Other officials in New Zealand’s national government and public sector were also facing a pay cut.
READ MORE: New Zealand PM Jacinda Ardern and ministers agree to 20% pay cut in coronavirus solidarity
A month later, Australian Prime Minister Scott Morrison, one of the highest paid national leaders in the world, announced that neither he nor his cabinet would absorb a pay cut. Instead, a national wage freeze for the Australian civil service, enacted in April for six months, would remain in place.
The story continues under the ad
Canadians took their turn and offered a national opinion in May for an Angus Reid Forum poll, with around two-thirds urging MPs to take a pandemic-related pay cut and 43% strongly agreeing with that feeling.
This has proven to be an option that is not at stake with the elected members of our national government.
Looking ahead to next week’s throne speech
Base salaries for MPs remain sacrosanct, at least at their 2019 level of $ 178,900, as all around them Canadians have suffered and continue to suffer financial hardship. As jobs are being lost and the future outlook remains uncertain for the average person, Prime Minister Justin Trudeau is pocketing about double the earnings of a backbench member of his caucus. Cabinet ministers and opposition party leaders are also significantly distancing the aforementioned parliamentary gulag backbench worker.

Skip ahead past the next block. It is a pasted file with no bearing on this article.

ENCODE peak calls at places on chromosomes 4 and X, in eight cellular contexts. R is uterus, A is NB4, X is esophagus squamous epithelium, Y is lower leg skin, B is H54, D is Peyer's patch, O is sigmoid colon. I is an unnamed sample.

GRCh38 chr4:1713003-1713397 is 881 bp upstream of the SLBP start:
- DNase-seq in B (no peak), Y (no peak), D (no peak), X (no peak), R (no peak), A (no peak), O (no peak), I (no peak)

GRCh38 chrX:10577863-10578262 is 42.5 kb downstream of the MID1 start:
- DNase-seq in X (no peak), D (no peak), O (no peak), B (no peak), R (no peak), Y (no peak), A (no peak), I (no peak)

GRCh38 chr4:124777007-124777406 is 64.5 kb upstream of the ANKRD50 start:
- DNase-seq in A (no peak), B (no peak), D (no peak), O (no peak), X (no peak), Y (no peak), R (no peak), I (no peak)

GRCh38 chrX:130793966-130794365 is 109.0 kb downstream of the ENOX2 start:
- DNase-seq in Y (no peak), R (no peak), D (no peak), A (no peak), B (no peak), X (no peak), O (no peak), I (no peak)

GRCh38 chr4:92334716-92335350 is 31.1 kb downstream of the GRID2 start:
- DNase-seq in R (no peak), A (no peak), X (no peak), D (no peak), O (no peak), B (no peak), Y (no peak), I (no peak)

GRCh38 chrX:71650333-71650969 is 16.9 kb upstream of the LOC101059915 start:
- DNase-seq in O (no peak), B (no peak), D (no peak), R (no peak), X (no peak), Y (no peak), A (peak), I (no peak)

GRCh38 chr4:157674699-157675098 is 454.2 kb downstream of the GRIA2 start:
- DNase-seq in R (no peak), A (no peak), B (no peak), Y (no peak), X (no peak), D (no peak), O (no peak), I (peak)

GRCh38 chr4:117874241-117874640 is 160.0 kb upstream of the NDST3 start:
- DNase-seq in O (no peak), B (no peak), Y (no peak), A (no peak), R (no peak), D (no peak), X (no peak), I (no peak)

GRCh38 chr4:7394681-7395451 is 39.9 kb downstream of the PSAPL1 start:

Chinese pharmaceutical leak infects thousands with bacterial disease
Public Health Agency of Canada President resigns as coronavirus cases rise
The small business sector, the largest national employer group, is particularly affected. According to the Canadian Federation of Independent Business, at least 55,000 – and possibly up to 218,000 – small businesses could slide headlong into permanent closure.
To be sure, many MPs and party leaders have offered what amounts to a token cut in dollars up for grabs by pledging to redirect their automatic April 1, 2020 annual salary increases to charity. For a member earning a base salary which means $ 3,756.90 will be linked to charities.
READ MORE: Trudeau, Scheer among MPs to give charities a pay rise amid coronavirus
It is not necessarily easy, but hardly impossible for the deputies to refuse a percentage of remuneration. As a group, they should introduce and support legislative changes to their salary structure. This did not happen.
It would only seem appropriate for extremely well paid MPs, whose incomes are supplemented by a gold-plated pension plan, to participate in a publicly recorded vote on the start and continuation of the process of cutting their wages – and why not compliant to the precedent set by their New Zealand and Indian counterparts?
Such a move would be greeted with popular national approval.
Roy Green is the host of the Roy Green Show on the Global News Radio network.
Hear the latest news from the Roy Green Show
Subscribe to the Roy Green Show podcast now on Apple Podcast or Google Play
Show link »
© 2020 Global News, a division of Corus Entertainment Inc.